Comptroller's HandbookManagement Information Systems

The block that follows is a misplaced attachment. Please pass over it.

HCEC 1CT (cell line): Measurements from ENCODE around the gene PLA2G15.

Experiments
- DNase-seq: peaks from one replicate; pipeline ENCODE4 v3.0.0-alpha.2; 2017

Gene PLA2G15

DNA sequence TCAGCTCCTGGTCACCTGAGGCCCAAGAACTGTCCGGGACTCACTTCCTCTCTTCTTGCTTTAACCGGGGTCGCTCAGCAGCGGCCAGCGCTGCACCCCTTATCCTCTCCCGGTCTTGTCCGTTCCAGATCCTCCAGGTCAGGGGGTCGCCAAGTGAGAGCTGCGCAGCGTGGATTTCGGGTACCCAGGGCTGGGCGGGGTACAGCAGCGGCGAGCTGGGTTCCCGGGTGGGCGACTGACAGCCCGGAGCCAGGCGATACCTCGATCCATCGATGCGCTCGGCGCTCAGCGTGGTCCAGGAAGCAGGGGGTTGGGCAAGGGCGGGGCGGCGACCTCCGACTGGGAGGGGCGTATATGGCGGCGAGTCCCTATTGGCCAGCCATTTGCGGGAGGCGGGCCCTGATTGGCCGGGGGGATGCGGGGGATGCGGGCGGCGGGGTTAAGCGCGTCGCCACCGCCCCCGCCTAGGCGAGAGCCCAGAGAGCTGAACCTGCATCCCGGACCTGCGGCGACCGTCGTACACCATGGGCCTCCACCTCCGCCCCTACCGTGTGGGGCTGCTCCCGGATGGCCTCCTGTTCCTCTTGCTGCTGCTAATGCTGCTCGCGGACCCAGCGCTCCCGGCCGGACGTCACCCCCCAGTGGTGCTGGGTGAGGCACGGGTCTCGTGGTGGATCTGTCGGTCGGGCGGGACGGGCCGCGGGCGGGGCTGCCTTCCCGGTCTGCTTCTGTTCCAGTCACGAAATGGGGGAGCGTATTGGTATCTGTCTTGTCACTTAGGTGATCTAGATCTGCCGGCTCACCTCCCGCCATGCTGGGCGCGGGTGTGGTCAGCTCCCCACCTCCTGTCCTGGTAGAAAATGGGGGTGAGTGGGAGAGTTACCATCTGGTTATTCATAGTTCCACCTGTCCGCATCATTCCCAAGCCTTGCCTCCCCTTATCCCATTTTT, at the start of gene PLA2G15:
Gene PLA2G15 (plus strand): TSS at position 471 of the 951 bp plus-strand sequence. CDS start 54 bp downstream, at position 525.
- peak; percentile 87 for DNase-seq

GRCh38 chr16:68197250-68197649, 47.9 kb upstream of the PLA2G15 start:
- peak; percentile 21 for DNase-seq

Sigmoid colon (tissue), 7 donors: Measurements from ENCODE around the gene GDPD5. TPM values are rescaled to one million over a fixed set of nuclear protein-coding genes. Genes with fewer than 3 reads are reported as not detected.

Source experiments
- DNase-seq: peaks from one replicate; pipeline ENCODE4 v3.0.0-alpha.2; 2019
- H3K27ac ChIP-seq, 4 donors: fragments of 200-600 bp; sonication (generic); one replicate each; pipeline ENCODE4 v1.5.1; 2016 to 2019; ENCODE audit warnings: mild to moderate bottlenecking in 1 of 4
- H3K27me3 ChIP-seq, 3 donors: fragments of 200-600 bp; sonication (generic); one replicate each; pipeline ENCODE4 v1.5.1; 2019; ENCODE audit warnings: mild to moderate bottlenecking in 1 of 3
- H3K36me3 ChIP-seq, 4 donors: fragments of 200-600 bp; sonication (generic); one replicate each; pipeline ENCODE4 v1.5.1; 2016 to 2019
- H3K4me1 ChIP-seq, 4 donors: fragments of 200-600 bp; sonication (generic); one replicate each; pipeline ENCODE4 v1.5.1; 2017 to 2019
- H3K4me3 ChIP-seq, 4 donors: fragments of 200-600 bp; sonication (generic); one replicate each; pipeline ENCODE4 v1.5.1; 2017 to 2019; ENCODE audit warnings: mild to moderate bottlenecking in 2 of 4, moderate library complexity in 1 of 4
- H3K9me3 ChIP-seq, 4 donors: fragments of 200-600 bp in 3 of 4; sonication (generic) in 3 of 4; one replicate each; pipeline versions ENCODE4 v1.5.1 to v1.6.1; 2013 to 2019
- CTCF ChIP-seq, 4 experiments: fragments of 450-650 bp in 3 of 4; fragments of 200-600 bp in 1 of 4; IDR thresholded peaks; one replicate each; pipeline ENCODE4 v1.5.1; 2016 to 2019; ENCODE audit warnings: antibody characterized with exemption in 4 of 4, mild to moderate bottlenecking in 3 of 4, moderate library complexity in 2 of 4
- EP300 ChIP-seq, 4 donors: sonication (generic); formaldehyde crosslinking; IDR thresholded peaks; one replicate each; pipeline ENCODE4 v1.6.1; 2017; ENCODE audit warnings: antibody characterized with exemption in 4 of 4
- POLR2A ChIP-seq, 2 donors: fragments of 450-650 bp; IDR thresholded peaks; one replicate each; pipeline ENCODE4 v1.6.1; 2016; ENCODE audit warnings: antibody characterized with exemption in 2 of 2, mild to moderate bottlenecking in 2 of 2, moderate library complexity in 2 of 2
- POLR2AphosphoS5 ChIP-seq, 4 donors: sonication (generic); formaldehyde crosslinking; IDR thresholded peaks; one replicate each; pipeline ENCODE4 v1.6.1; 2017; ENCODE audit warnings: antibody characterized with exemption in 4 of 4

A management information system (MIS) is a system or process that providesthe information necessary to manage an organization effectively. MIS and theinformation it generates are generally considered essential components ofprudent and reasonable business decisions.The importance of maintaining a consistent approach to the development,use, and review of MIS systems within the institution must be an ongoingconcern of both bank management and OCC examiners. MIS should have aclearly defined framework of guidelines, policies or practices, standards, andprocedures for the organization. These should be followed throughout theinstitution in the development, maintenance, and use of all MIS.MIS is viewed and used at many levels by management. It should besupportive of the institution's longer term strategic goals and objectives. Tothe other extreme it is also those everyday financial accounting systems thatare used to ensure basic control is maintained over financial recordkeepingactivities.Financial accounting systems and subsystems are just one type of institutionalMIS. Financial accounting systems are an important functional element or partof the total MIS structure. However, they are more narrowly focused on theinternal balancing of an institution's books to the general ledger and otherfinancial accounting subsystems. For example, accrual adjustments,reconciling and correcting entries used to reconcile the financial systems tothe general ledger are not always immediately entered into other MIS systems.Accordingly, although MIS and accounting reconcilement totals for relatedlistings and activities should be similar, they may not necessarily balance.An institution's MIS should be designed to achieve the following goals:•Enhance communication among employees.•Deliver complex material throughout the institution.•Provide an objective system for recording and aggregating information.